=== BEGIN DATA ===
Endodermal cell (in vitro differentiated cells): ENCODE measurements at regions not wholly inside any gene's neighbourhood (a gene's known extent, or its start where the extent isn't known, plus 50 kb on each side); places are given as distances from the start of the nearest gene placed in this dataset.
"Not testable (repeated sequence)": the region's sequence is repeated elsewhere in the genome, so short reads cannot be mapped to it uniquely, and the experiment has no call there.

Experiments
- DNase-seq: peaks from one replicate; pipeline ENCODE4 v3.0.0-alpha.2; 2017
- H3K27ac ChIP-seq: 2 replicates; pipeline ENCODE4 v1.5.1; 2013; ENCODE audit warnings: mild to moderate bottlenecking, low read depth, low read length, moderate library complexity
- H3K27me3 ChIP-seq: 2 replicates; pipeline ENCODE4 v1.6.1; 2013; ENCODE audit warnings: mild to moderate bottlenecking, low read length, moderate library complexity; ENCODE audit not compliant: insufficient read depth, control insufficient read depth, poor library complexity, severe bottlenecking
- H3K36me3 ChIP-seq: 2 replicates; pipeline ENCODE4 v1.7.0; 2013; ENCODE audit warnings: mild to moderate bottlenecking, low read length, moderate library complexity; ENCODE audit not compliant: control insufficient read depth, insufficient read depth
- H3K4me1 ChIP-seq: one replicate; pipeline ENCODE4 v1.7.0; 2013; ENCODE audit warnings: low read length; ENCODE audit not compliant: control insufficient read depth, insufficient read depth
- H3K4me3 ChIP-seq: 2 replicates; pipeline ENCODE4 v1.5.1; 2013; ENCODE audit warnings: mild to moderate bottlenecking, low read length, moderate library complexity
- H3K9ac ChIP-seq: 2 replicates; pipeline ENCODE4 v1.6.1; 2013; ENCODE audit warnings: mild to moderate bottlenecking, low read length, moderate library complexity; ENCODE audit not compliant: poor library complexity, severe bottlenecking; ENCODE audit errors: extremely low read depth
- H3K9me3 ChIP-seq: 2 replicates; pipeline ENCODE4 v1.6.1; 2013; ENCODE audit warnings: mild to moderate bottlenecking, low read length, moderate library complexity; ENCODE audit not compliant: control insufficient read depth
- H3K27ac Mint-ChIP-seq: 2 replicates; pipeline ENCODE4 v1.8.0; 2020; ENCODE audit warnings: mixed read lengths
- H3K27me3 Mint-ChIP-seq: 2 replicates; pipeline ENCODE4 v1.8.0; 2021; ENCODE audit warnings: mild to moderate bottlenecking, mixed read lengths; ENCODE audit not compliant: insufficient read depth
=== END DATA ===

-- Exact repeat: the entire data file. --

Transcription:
Endodermal cell (in vitro differentiated cells): ENCODE measurements at regions not wholly inside any gene's neighbourhood (a gene's known extent, or its start where the extent isn't known, plus 50 kb on each side); places are given as distances from the start of the nearest gene placed in this dataset.
"Not testable (repeated sequence)": the region's sequence is repeated elsewhere in the genome, so short reads cannot be mapped to it uniquely, and the experiment has no call there.

Experiments
- DNase-seq: peaks from one replicate; pipeline ENCODE4 v3.0.0-alpha.2; 2017
- H3K27ac ChIP-seq: 2 replicates; pipeline ENCODE4 v1.5.1; 2013; ENCODE audit warnings: mild to moderate bottlenecking, low read depth, low read length, moderate library complexity
- H3K27me3 ChIP-seq: 2 replicates; pipeline ENCODE4 v1.6.1; 2013; ENCODE audit warnings: mild to moderate bottlenecking, low read length, moderate library complexity; ENCODE audit not compliant: insufficient read depth, control insufficient read depth, poor library complexity, severe bottlenecking
- H3K36me3 ChIP-seq: 2 replicates; pipeline ENCODE4 v1.7.0; 2013; ENCODE audit warnings: mild to moderate bottlenecking, low read length, moderate library complexity; ENCODE audit not compliant: control insufficient read depth, insufficient read depth
- H3K4me1 ChIP-seq: one replicate; pipeline ENCODE4 v1.7.0; 2013; ENCODE audit warnings: low read length; ENCODE audit not compliant: control insufficient read depth, insufficient read depth
- H3K4me3 ChIP-seq: 2 replicates; pipeline ENCODE4 v1.5.1; 2013; ENCODE audit warnings: mild to moderate bottlenecking, low read length, moderate library complexity
- H3K9ac ChIP-seq: 2 replicates; pipeline ENCODE4 v1.6.1; 2013; ENCODE audit warnings: mild to moderate bottlenecking, low read length, moderate library complexity; ENCODE audit not compliant: poor library complexity, severe bottlenecking; ENCODE audit errors: extremely low read depth
- H3K9me3 ChIP-seq: 2 replicates; pipeline ENCODE4 v1.6.1; 2013; ENCODE audit warnings: mild to moderate bottlenecking, low read length, moderate library complexity; ENCODE audit not compliant: control insufficient read depth
- H3K27ac Mint-ChIP-seq: 2 replicates; pipeline ENCODE4 v1.8.0; 2020; ENCODE audit warnings: mixed read lengths
- H3K27me3 Mint-ChIP-seq: 2 replicates; pipeline ENCODE4 v1.8.0; 2021; ENCODE audit warnings: mild to moderate bottlenecking, mixed read lengths; ENCODE audit not compliant: insufficient read depth